About 3,500 years ago (more than half the age of the planet, if you listen to the Yahoos) there was a ruler of Egypt named Thutmosis III. By all accounts he was a bit of a waste, so his stepmother put the move on him and took over the kingdom. The lady's name was Hatshepsut.
Since the Pharaoh had to be a man (after all, one of the titles was "Son of Amon") Hatshepsut was often portrayed in male clothing, complete with fake beard as a mark of nobility. Her reign was generally beneficent but after she died the stepson took over again and tried to erase her from memory.
Gotta love the patriarchy.
Her funerary temple, however, is one of the grandest and most visited monuments in Egypt's Valley of the Kings. However, her actual tomb was thought to be lost forever.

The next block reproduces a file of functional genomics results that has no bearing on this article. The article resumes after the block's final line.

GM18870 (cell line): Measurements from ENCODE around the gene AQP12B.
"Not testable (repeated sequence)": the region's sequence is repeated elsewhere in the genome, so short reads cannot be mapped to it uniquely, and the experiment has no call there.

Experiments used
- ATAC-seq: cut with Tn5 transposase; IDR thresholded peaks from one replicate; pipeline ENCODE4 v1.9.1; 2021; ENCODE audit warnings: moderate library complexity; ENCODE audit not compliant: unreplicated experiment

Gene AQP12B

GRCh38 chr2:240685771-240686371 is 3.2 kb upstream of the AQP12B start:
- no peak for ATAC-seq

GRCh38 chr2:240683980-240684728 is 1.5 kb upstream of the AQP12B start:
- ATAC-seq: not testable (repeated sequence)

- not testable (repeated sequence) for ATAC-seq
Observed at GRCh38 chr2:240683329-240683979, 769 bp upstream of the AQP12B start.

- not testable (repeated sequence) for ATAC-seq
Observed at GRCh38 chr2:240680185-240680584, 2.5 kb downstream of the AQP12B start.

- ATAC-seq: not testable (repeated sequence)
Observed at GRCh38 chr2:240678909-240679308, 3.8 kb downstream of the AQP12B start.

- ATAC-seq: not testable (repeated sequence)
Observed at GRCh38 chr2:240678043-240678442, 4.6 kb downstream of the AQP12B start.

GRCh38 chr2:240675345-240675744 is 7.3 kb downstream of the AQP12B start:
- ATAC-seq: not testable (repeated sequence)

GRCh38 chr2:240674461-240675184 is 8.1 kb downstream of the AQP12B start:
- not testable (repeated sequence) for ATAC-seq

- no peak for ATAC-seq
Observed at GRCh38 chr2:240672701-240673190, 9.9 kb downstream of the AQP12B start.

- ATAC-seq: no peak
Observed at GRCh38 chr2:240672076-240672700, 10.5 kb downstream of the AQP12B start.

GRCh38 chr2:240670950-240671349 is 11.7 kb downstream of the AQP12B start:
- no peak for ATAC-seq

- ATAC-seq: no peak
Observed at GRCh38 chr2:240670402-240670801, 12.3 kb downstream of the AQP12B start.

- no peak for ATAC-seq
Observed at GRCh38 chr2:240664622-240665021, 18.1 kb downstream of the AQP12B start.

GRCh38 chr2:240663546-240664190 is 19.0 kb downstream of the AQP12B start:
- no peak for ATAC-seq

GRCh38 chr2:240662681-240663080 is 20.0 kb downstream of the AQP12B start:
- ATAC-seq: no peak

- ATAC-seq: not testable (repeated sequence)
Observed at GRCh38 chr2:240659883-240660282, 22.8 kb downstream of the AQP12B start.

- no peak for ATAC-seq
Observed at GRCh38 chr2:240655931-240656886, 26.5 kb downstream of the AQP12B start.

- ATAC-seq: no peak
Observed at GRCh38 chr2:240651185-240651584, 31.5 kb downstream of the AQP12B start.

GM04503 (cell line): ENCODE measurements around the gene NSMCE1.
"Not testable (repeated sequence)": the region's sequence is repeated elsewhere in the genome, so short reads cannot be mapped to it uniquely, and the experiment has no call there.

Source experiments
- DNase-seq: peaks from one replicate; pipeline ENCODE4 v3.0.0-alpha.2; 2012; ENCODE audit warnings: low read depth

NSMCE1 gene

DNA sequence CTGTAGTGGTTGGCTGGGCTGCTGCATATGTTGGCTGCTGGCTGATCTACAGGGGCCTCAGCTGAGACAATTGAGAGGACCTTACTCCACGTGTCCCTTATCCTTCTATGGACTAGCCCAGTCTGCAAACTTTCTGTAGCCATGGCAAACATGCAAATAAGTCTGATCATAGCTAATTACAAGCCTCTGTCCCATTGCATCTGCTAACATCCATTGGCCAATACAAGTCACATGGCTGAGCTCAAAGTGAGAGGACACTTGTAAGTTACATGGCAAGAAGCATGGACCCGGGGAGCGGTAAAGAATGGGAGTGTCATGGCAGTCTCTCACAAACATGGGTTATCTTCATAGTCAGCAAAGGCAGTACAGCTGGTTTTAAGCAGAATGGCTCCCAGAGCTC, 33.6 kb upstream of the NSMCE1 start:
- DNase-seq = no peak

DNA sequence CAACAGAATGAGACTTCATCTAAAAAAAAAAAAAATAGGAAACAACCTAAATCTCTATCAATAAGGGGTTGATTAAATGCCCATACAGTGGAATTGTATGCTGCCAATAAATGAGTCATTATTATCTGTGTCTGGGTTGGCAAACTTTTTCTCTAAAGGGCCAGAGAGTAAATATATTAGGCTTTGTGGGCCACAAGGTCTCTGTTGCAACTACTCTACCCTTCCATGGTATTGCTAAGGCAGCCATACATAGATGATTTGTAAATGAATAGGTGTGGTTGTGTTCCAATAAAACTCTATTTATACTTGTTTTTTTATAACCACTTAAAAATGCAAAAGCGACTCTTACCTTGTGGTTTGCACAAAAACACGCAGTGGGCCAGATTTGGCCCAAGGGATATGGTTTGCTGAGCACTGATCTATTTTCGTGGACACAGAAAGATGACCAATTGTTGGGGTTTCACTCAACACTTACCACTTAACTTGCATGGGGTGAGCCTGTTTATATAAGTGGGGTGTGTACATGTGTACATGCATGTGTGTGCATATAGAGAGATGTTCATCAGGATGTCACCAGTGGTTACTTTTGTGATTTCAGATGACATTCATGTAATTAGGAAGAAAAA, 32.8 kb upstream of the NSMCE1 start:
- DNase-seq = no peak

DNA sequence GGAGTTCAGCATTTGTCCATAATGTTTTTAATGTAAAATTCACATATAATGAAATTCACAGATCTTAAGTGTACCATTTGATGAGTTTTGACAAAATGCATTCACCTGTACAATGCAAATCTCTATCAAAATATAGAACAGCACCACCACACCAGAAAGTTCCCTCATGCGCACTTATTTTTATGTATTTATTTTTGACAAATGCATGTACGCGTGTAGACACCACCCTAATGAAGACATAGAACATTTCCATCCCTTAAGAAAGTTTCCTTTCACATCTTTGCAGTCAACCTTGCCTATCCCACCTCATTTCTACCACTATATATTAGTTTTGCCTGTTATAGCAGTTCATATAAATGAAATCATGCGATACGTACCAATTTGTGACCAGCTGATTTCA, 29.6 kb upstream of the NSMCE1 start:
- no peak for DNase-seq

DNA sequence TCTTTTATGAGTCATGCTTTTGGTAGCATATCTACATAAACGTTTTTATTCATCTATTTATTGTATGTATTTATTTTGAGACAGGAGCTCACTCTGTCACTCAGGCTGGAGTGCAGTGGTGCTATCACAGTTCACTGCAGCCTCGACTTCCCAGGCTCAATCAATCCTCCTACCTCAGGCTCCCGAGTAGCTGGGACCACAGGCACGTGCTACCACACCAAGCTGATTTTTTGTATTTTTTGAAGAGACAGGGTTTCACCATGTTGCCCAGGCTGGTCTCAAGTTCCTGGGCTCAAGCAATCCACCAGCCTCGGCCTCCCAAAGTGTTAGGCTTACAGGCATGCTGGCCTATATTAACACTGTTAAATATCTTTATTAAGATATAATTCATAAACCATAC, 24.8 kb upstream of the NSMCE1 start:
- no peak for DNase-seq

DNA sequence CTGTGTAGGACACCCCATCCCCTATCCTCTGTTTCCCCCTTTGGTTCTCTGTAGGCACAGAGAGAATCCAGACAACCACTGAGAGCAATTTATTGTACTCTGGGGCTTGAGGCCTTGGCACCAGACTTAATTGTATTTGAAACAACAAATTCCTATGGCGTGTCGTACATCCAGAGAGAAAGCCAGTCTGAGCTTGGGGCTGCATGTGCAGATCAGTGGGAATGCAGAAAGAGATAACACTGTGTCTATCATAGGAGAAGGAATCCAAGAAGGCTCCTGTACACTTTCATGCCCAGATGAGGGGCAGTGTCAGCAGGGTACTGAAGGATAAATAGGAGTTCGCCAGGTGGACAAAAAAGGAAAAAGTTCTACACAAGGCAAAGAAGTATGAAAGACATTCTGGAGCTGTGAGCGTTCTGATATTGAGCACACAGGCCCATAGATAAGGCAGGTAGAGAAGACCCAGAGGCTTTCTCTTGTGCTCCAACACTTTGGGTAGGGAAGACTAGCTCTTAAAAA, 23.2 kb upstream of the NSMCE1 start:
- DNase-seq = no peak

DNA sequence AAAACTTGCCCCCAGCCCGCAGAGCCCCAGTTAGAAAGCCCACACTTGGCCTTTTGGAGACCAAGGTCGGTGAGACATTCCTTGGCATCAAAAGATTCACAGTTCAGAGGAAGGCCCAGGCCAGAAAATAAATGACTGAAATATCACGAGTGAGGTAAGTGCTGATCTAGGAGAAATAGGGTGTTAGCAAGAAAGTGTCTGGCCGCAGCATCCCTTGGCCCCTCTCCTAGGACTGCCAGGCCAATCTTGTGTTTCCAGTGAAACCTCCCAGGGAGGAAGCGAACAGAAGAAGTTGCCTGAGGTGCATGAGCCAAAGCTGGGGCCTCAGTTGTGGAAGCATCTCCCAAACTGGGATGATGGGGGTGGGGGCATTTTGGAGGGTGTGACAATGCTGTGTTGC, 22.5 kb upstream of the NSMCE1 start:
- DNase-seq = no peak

Until now, that is.
The Egyptian Department of Antiquities has announced that they have found Hatshepsut's mummy, and will be running a DNA test to prove the authenticity of their claims.
Now, why on earth, you may ask, am I going on about this?
Well, apart from applauding the continuing advances made in both archeology and in genetic science, I applaud the fact that there were strong-willed women leaders even that far back in our history.
I wonder how Hillary would look in a fake beard?